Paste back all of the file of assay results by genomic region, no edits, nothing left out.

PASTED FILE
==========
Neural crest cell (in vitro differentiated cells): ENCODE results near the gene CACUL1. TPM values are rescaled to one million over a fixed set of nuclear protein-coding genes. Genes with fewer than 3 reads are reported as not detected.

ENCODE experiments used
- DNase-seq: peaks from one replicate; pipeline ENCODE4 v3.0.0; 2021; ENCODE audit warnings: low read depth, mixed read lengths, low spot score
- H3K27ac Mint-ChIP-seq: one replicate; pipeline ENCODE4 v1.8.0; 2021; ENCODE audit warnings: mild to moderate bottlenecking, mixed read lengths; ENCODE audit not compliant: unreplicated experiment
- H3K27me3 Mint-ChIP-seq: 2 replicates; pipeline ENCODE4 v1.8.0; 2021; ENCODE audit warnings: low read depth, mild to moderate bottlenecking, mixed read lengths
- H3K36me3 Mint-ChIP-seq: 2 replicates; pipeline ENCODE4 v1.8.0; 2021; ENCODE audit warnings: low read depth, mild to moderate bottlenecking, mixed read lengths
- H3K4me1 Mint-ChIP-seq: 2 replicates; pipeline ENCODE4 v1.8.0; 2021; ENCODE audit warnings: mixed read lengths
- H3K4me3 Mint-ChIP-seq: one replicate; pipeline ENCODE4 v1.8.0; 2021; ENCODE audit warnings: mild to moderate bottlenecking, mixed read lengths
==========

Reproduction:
Neural crest cell (in vitro differentiated cells): ENCODE results near the gene CACUL1. TPM values are rescaled to one million over a fixed set of nuclear protein-coding genes. Genes with fewer than 3 reads are reported as not detected.

ENCODE experiments used
- DNase-seq: peaks from one replicate; pipeline ENCODE4 v3.0.0; 2021; ENCODE audit warnings: low read depth, mixed read lengths, low spot score
- H3K27ac Mint-ChIP-seq: one replicate; pipeline ENCODE4 v1.8.0; 2021; ENCODE audit warnings: mild to moderate bottlenecking, mixed read lengths; ENCODE audit not compliant: unreplicated experiment
- H3K27me3 Mint-ChIP-seq: 2 replicates; pipeline ENCODE4 v1.8.0; 2021; ENCODE audit warnings: low read depth, mild to moderate bottlenecking, mixed read lengths
- H3K36me3 Mint-ChIP-seq: 2 replicates; pipeline ENCODE4 v1.8.0; 2021; ENCODE audit warnings: low read depth, mild to moderate bottlenecking, mixed read lengths
- H3K4me1 Mint-ChIP-seq: 2 replicates; pipeline ENCODE4 v1.8.0; 2021; ENCODE audit warnings: mixed read lengths
- H3K4me3 Mint-ChIP-seq: one replicate; pipeline ENCODE4 v1.8.0; 2021; ENCODE audit warnings: mild to moderate bottlenecking, mixed read lengths